LGBTQI Victorians woke up on Wednesday morning to the news that one of their staunchest allies Nan McGregor, co-founder of PFLAG Victoria had passed away.
“Today is a sad day for Victoria’s queer communities. Last night, surrounded by family, Nan McGregor passed away,” Todd Fernando, Victorian Commissioner for LGBTIQ+ communities posted on Facebook.
‘Nan Contributed To Making Victoria The Equality State’
“This is huge loss for our communities,” Simon Ruth, CEO, Thorne Harbour Health told Star Observer.
“Nan’s legacy is woven into so many community organizations. She started PFLAG in Victoria and served as an ALSO Board member and life member. Her work in setting up under age gay discos was a precursor to the establishment of Minus 18. Nan advocated for marriage equality long before it became a reality and she worked tirelessly to improve the wellbeing of our LGBTIQ communities. She certainly had a hand in making Victoria the Equality State,” said Ruth.
Nan got involved in LGBTQI activism in 1993, after her son came out to her. She was one of the founders of PFLAG Victoria and believed that parents had a crucial role in supporting their LGBTQI children.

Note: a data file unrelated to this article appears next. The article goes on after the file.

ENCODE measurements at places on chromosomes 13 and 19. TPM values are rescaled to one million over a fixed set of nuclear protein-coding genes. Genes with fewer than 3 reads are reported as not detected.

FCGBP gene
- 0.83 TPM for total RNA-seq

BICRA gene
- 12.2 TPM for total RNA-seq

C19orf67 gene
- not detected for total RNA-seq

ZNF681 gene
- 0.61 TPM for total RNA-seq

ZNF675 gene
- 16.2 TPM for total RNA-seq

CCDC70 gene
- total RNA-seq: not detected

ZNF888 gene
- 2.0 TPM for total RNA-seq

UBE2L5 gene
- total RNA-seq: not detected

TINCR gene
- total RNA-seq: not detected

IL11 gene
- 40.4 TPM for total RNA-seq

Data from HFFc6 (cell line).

She was also part of the Rainbow Sash movement. She was known to turn up at Catholic Churches along with the late Michael Kelly to receive communion wearing a Rainbow Sash, before they were unceremoniously kicked out.
“That event grew into the Minus18 we know today – an organisation that reaches tens of thousands of young people annually, all thanks to the idea, commitment, and drive, of a middle-aged mum in Glen Waverly,” said Fernando.
“This is a very sad time for the family and our thoughts go out to them. Let’s respect their privacy during this time. We need our allies, and Nan was one of the best,” added Fernando.
‘She Felt Like The Mother Who Would Give You A Hug’
“A genuinely nice person,” is how Michael Barnett, co-convenor of LGBTQI Jewish advocacy group Aleph Melbourne, described Nan.
“She kind of felt like the mother that would give you a hug when you needed it. She was just there for everybody with a smile on her face. Nan was a short statured woman, but she had a big personality and was larger than life. That’s kind of how I recall her. She obviously had failing health in recent years, and I hadn’t seen her in quite some time but I have the fondest memories of Nan.”
Barnett had a deeply personal connection to Nan, who was part of his own coming out journey. “I came out in 1995. I was 26 years old when I told my parents that I was gay,” recalled Barnett.
“My father had heard about PFLAG and didn’t know much, but he knew it was a support group. He contacted PFLAG and I went along with him to meet Nan at a support meeting.”
“Over the years my parents got to know Nan better. It was through Nan’s involvement with PFLAG that helped my parents to better support me as their son, who came out as gay. I am very grateful to her for being there at that time,” said Barnett.